Патент USA US2133639код для вставки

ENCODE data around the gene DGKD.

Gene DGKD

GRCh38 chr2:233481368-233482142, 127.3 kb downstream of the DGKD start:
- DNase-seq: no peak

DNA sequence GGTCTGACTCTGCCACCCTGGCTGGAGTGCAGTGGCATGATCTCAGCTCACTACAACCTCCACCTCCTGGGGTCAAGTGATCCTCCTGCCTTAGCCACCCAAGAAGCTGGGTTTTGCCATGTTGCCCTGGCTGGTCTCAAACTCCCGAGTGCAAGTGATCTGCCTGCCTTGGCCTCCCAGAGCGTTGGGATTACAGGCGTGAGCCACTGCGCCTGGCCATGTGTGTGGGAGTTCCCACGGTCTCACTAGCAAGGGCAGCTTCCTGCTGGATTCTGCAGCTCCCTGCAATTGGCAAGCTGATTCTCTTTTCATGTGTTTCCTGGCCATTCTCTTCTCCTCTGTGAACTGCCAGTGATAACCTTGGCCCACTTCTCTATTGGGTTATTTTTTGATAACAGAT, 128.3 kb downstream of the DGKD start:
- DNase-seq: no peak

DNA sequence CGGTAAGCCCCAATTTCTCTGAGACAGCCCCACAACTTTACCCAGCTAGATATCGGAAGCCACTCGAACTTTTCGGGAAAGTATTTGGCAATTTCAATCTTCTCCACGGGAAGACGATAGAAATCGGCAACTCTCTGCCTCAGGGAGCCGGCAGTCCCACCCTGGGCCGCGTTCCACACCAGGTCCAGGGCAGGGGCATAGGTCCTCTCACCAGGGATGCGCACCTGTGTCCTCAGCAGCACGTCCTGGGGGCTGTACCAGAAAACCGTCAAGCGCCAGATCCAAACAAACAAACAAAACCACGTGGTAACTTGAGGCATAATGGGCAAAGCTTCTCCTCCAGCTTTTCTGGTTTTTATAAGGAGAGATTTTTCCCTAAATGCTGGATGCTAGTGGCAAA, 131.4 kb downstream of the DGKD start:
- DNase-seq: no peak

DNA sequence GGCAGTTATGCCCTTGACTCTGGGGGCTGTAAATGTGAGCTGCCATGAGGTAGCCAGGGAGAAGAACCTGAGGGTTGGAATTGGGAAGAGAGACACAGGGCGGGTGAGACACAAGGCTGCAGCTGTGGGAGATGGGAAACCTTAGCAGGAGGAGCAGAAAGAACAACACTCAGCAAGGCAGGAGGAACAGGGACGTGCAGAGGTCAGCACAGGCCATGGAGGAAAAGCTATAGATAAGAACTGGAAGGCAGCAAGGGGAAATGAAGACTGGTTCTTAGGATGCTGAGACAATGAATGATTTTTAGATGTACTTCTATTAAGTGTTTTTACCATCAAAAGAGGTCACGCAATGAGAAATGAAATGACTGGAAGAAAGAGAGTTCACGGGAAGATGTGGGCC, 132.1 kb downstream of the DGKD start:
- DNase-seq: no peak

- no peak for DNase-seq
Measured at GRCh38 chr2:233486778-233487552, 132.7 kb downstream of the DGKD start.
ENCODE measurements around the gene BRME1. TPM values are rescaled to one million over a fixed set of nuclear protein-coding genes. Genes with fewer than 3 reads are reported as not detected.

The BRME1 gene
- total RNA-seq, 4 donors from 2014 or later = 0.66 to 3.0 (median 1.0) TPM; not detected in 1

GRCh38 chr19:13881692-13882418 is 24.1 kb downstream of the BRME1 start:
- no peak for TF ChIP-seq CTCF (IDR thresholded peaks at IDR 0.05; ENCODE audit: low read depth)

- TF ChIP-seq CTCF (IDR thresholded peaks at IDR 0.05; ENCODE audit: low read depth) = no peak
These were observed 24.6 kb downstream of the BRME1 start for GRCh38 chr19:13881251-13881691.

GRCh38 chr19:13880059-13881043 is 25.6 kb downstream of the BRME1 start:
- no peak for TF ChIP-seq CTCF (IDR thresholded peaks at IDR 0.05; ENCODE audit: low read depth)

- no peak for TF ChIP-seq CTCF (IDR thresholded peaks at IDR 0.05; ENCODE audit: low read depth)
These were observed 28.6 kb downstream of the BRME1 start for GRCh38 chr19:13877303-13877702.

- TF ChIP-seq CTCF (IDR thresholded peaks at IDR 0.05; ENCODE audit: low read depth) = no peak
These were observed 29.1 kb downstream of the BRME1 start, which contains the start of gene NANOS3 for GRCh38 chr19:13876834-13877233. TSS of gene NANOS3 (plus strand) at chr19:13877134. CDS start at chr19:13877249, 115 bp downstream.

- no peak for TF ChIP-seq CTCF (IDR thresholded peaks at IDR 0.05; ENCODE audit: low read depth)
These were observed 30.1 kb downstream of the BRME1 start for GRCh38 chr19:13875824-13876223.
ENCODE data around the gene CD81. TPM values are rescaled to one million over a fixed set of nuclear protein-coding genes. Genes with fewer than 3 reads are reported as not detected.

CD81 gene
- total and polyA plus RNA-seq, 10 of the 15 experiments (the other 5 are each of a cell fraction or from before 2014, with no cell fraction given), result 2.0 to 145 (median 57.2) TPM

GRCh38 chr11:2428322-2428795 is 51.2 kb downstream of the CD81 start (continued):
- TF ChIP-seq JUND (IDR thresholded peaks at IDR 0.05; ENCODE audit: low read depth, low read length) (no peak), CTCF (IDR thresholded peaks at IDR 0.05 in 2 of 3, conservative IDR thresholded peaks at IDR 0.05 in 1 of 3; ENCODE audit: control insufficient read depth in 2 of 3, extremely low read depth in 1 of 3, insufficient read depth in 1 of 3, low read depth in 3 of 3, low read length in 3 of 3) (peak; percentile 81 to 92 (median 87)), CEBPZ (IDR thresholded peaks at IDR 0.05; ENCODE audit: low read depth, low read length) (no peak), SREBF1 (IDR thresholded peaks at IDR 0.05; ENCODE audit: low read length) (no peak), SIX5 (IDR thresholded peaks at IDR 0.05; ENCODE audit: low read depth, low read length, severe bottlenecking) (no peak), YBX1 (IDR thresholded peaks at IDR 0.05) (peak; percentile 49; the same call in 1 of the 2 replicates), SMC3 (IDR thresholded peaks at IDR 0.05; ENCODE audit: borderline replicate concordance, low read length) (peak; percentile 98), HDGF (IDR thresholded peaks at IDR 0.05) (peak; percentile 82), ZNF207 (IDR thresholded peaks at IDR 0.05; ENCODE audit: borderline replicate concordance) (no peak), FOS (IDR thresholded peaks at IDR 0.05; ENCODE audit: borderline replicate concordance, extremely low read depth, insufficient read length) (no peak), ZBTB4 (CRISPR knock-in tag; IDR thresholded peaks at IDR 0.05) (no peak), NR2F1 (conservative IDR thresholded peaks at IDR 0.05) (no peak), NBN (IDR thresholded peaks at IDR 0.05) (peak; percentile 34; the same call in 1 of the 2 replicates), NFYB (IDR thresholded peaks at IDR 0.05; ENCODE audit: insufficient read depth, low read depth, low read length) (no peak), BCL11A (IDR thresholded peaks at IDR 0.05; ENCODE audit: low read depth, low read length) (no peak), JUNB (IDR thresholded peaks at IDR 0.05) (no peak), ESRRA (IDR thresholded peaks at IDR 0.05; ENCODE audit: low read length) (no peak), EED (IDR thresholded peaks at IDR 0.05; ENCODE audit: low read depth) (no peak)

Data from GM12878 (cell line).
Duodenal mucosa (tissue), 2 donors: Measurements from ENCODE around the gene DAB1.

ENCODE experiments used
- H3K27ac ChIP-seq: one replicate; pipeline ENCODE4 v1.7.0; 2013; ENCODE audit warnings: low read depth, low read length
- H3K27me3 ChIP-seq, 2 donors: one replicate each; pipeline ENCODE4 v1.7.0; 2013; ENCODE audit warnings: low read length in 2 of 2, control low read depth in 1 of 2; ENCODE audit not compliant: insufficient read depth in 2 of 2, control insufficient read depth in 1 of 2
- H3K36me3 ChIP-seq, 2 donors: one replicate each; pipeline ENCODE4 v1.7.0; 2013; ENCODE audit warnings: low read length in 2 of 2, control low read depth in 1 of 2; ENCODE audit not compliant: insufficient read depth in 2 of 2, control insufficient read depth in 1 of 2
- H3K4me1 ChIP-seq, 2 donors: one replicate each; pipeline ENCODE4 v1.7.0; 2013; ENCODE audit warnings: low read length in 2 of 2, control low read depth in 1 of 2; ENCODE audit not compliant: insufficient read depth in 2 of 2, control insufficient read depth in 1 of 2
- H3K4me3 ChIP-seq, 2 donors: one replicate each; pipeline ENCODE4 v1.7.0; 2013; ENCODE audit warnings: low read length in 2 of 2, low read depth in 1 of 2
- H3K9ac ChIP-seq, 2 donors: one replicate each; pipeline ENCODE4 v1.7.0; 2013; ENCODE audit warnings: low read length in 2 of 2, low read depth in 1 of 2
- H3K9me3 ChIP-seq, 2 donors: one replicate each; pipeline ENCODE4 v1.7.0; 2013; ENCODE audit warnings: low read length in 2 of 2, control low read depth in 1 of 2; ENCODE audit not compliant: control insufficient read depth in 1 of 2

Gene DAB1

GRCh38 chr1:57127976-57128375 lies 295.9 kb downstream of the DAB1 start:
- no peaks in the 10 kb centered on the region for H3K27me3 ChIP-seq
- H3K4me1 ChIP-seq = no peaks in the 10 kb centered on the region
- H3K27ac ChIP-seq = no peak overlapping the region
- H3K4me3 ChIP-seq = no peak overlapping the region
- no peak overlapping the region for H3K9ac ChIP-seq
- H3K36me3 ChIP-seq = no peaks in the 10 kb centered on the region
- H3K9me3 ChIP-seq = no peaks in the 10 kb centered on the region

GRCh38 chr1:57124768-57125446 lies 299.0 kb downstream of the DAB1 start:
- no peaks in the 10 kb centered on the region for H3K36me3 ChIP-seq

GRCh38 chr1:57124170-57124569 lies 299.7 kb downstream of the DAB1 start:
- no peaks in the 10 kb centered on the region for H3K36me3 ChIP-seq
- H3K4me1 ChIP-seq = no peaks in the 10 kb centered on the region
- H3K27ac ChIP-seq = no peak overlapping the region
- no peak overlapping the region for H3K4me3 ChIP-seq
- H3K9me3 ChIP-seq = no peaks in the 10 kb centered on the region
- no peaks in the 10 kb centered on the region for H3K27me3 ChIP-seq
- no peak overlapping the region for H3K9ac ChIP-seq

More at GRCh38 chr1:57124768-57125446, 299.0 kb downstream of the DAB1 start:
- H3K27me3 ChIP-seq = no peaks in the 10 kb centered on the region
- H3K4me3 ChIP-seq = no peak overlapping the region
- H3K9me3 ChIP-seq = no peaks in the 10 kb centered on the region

Oct. 18, 1938. ‘ ’A |___ SMiTH ET AL- 21,133,639 RANGE Filed July 24, 193e " 2 sheets-sheet 1 - 1753.1 l, - mmuuummmm; .; y, lllllllli.. \ :M *<1 ~~ \ . ,lr i f l ` | ì Y; ,'19 I » . | l à ` 4 l ' I‘ ' i l 5 iu §É N è . ` g-Ú El ` INVENToRs'- -. BY M mm ß «l A ToRN ' , Oct. 18, 1938. A. 1_. SMITH ET AL RANGE Filed July 24, i956 2,133,639 ' 2 _sheets-sheet 2 Patented Oct. 18, 1938 2,133,639 UNITED STATES PATENT OFFICE 2,133,639 RANGE Albert L. Smith, Medway, Harold M. Parsons, Arlington, and Randall Quessy, Cambridge, Mass., assignors to Walker & Pratt Manufac turing Co., Boston, Mass., a corporation of Massachusetts Application July 24, 1936, Serial No. 92,332 5 Claims. (Cl. 126-340) This invention relates to cooking ranges, and flange or rail of the runner 8 rides on these rolls is more especially concerned with oven struc tures of such ranges. The invention aims to improve such structures with a View to facilitat Ch ing the use of the oven, reducing the labor in and, in certain positions of the drawer, the lower volved in connection with baking, roasting, and similar operations performed in the oven, and conserving the heat generated in the oven for the purpose of performing these operations. The nature of the invention will be readily un l() derstood from the following description when read in connection with the accompanying draw ings, and the novel features will be particularly pointed out in the appended claims. In the drawings, Figure l is a perspective view of a portion of 20 rail of this runner also runs on the rolls. At the opposite side of the oven the channel II is simi larly equipped with rolls indicated by the same, but primed, numerals. With this arrangement the drawer may be moved in or out with a minimum of eiîort. While this is a substantial advantage from the stand point of the housewife, nevertheless this very con 10 dition makes it necessary to provide some means for holding the oven closed with the front end piece 5 firmly against the front walls of the oven chamber in order to avoid the escape of heat from the oven. Latches are objectionable for this 15 purpose, both because they require operation, a range equipped with an oven structure embody and also for the reason that many states have ing this invention; Fig. 2 is a vertical, sectional View, with parts in elevation, through the lower portion of the regulations providing that the oven shall be oven; Fig. 3 is a perspective View of the oven drawer; Fig. 4 is a side elevation of parts of said drawer; and Fig. 5 is a plan view oi a portion of the drawer, showing a rack mounted therein. The drawings show the invention as embodied in an electric range, although it will be under capable of opening automatically in the event of an explosion in it. It is one of the objects 20 of this invention to solve this difficulty. In the arrangement shown, a thoroughly satis factory solution for this problem has been pro vided by mounting the front roll I4, Fig. 4, at a slightly higher elevation than those in the rear 25 of it, and cutting out a portion of the upper rail of the channel bar 8 to provide a shoulder I5, Figs. 3 and 4. This shoulder is located at such stood that the invention is equally applicable to a distance from the front end piece 6 that as the ranges heated in other ways. A portion of such a range is indicated in Fig. l at 2, the oven latter moves rearwardly in closing the drawer, 30 and when it has almost reached its closed posi tion, the shoulder at that time has just ridden chamber being shown at 3, and the upper and lower electric heating units for it being indicated at 4 and 5, respectively. over the top of the roll I4 and is resting on the rearward slope of this roll. Consequently, the Slidably mounted in the oven is a drawer com weight of the drawer, and the load which it 35 prising front and rear end pieces S and 'I rigidly carries, acts through this shoulder and the roll connected together by two channel bars B and 9. » to complete the closing movement of the drawer The front and rear ends of these bars are also connected by metal members which cooperate 40 with the bars to forma skeleton or frame on which the end pieces are supported. The front end piece 6 forms the closure for the oven cham ber and corresponds, in general, so far as this function is concerned, to an oven door. Forthe es Ui purpose of slidably supporting the drawer, two stationary channel bars II! and II are secured rigidly to the opposite side walls of the oven to receive the channel bars or runners 8 and 9, respectively, of the drawer, as best shown in Fig. 2. Considering for the moment the channel bar I9, as shown in Figs. l and 2, it will be observed that automatically. The same construction is pro vided at the opposite» side of the drawer including the parts I4’ and I5’. These parts also act in 40 the manner just described and cooperate with the parts I4 and I5 to produce said closing move ment of the drawer. Fig. 4 shows approximately the position of the parts with the drawer fully closed, and it will be 45 evident that these same rolls, and the rail shoul ders which bear on them, tend to yieldingly hold the drawer in its closed position. It will also be evident from an inspection of Fig. 4 that any opening movement of the drawer will be resisted 50 by the fact that the shoulder I5 must ride up it is equipped near the front of the oven with on the roll I4, and that this resistance will con three rolls, designated at I2, I3 and I4, respec tively, each of the ball bearing type, and like the middle roll I3 shown in Fig. 2. The upper tinue until the shoulder has reached the top center of the roll, at which time it will disappear and the drawer then can be opened as freely as 55 2 2,133,639 though this shoulder construction were not pres ent. Since both this resistance to opening, and also the automatic ñnal closing movement of the drawer, are produced by gravity, their effect will be made more pronounced by any increase in the weight of the drawer or its load. The utensils holding the food which is to be baked, roasted, or otherwise cooked in the oven, are supported on one or more racks which pref 10 erably are of the general form shown at I'I in Fig. 5, or at II' in Fig. 1. 'I'hey are mounted in ribbed or grooved members I8 and 2|] secured to the inner surfaces of the end plates 6 and 'I, re spectively. These supporting ribs are disposed ~15 horizontally and the racks are of a width only slightly less than that of the oven, so that they are held in a laterally centered position in the drawer by the walls of the oven, except when the drawer is fully open, At that time the racks 20 can be slipped laterally out of their supporting members I8 and 20, adjusted up or down, or dis posed in any manner suited to the requirements of the particular work in hand. When the drawer is again closed it may be that one or 25 more of the racks will be Slightly displaced laterally. However, the ends of these racks are rounded or bevelled in a horizontal plane so that when the drawer is closed, the rounded or bovelled edge of any slightly misplaced rack will 30 engage the upright front edge of the oven wall as the drawer is closed, and such engagement, combined with the closing movement of the drawer, will slide the rack or its guides I8 and 20 into an approximately laterally centered posi 35 tion in the drawer, this action taking place auto matically and without any attention on the part movement. At this time the greater part of the drawer is out of the oven so that the lower rail bears against the roll I2 with considerable pres sure. Thus the lug acts as an effective stop. However, if the housewife desires to open the drawer further, she can easily do so by lifting the front end of the drawer slightly, at the same time pulling on it, thus causing the lug 2| to ride under the roll I2, and releasing it from the roll. The further opening movement brings this lug into contact with the second roll I3 where it again stops the opening movement of the drawer. In this position the lug is even more effective than before because the drawer is farther out and is exerting a greater leverage serving to press the lug 2| upwardly against the roll I3. How ever, if it is desired to take the drawer out of the range completely, this can be done by grasping it at opposite sides, lifting the front far enough to free the lug from the roll I3, and drawing it 20 forward completely out of the channels I0 and II. A similar lug is secured to the bar 9. It will be observed that the runners 8 and 9 project for a considerable distance back of the rear end plate -I and extend through holes in the back 25 wall 22, Fig. 4, of the oven chamber when the drawer is in its closed position. This arrange ment gives that length to the runners necessary to support the drawer securely when it is in its fully opened position. It may also be noted 30 that in this position the bottom flange of the runner 8 bears hard against the lower side of the roller I3 while the top flange rides on the upper side of the roller I4, a corresponding relationship existing at the opposite side of the drawer. 35 Thus the drawer is easily moved inward even pair of grooves in the end plates 6 and 'I where it will be positioned immediately above the lower though it may carry a heavy load. Upon opening the oven of any range, there is an out-rush of heat and in an electric range the thermostatic control for the oven usually will 40 operate very quickly to turn the current on to the heating units. In order to conserve the heating unit 5. Here the plate a acts as a baille and distributes the heat more uniformly than 45 otherwise would be the case. In other words, it forms a false bottom for the drawer, no bottom of electrical energy when the oven is open, the rear end plate -I is made as large as possible con 45 sistent with the necessary clearances, so that it of the housewife. The rack II' is essentially like that shown at II except that it is equipped with a plate a, Fig. l. 40 This rack is designed to be placed in the bottom plate being included in the construction of the drawer itself. It should be observed that this drawer con 50 struction permits the housewife to slide the entire load in the drawer completely out of the greater part of this heat and to reduce the waste will approximately close the front of, the oven when the drawer is in either of the open posi tions above described. Obviously in the first of these positions the end plate I is located just 50 back of the front end of the oven chamber, While oven and into a position where she can inspect it, make any changes in it desired, and return it again without lifting any of the trays, pans, in the fully opened position it is slightly in front or other utensils. rate of interchange of this air with that outside . Thus this construction ma terially lightens the labor involved in cooking in an oven. of the open end of the chamber. Thus the hot air in the oven will be largely trapped and the the oven will be reduced to negligible limits. While we have herein shown and described a This work is further facilitated by providing means for stopping-the opening movement of the preferred embodiment of our invention, it will (30 drawer in two positions; one in which the drawer bodied in other forms without departing from the spirit or scope thereof. Having thus described our invention, what we is not fully open, but is nearly so, thus permitting a complete inspection of the contents of the drawer while still holding the racks locked be tween the walls of the oven against substantial \ lateral displacement, and a second, fully-open position in which the racks are entirely outside the oven and can be removed or readjusted, as desired. For this purpose a small lug 2 I, Fig. 3, is welded 70 or otherwise rigidly secured to the lower rail of the channel 8, Figs. 3 and 4, near its rearward end. This lug is so spaced from the front of. the drawer that when the drawer has been opened be understood that the invention may be ern desire to claim as new is: 1. In a range, an oven structure comprising an oven chamber, an open-sided oven drawer mount ed in said chamber for horizontal sliding move ment into and out of said chamber, said drawer comprising front and rear end plates and bars connecting said plates and cooperating with them to form a rigid drawer structure, said bars ex tending rearwardly a considerable distance be yond said rear end plate and forming runners, two stationary channel bars secured to the op posite side walls of said oven chamber, said to the ñrst position above described, it will engage 75 the rear roll I2 and thus arrest further opening ‘ runners being mounted in said stationary bars, 3 2,133,639 and rolls cooperating with said channel bars to slidably support said runners. ' 2. In a range, an oven structure comprising an oven chamber, an open-sided oven drawer mount ed in said chamber for horizontal sliding move ment into and out of said chamber, means in said drawer for adjustably supporting horizontal racks on which the cooking utensils rest, said means supporting said racks for horizontal sliding move ment laterally of the drawer into and out of the drawer, and means for arresting the opening movement of said drawer before it reaches its fully open position and while the rear ends of said racks are still within the oven, said arrest ~ ing means being releasable to permit a further opening movement of said drawer, and means for stopping the latter movement at a predetermined point after the racks have cleared the oven. 3. In a range, an oven structure comprising an oven chamber, an open-sided oven drawer mounted in said chamber for horizontal sliding movement into and out of said chamber, said drawer comprising front and rear end plates and bars connecting said plates and cooperating with . them to form a rigid drawer structure, said bars extending rearwardly a considerable distance be yond said rear end plate and forming runners, two stationary channel bars secured to the op posite side walls of said oven chamber, said runners being mounted in said stationary bars, a plurality of rolls cooperating with each of said channel bars to slidably support said runners, and means cooperating with said rolls to stop said drawer in a fully opened position and in another position in which the drawer is sufliciently open for the inspection of its contents but in which ‘the rear end plate is inside the oven. 4. In a range, an oven structure comprising an oven chamber, an open-sided oven drawer mounted in said chamber for horizontal sliding movement into and out of said chamber, said drawer comprising front and rear end plates and bars connecting said plates and cooperating with them to form a rigid drawer structure, said bars extending rearwardly a considerable distance be yond said rear end plate and forming runners, two stationary channel bars secured to the oppo site side walls of said oven chamber, said runners being mounted in said stationary bars, rolls 15 mounted to revolve on stationary axes and coop erating with said channel bars to slidably support said runners, said runners having parts engaging said rolls and serving to produce a iinal closing movement of said drawer by gravity. 20 5. In a range structure according to preceding claim`1, an arrangement in which said runners are channel bars and a plurality of said rolls are located closely adjacent to the front of the oven chamber on each side thereof where the bottom .25 flange of each runner will bear against the lower side of one roll while the top ñange rides on an other roll when the drawer is in its open position, said runners having parts cooperating with said rolls to stop the drawer in a plurality of open 30 positions. ' ALBERT L. SMITH. HAROLD M. PARSONS. RANDALL QUESSY.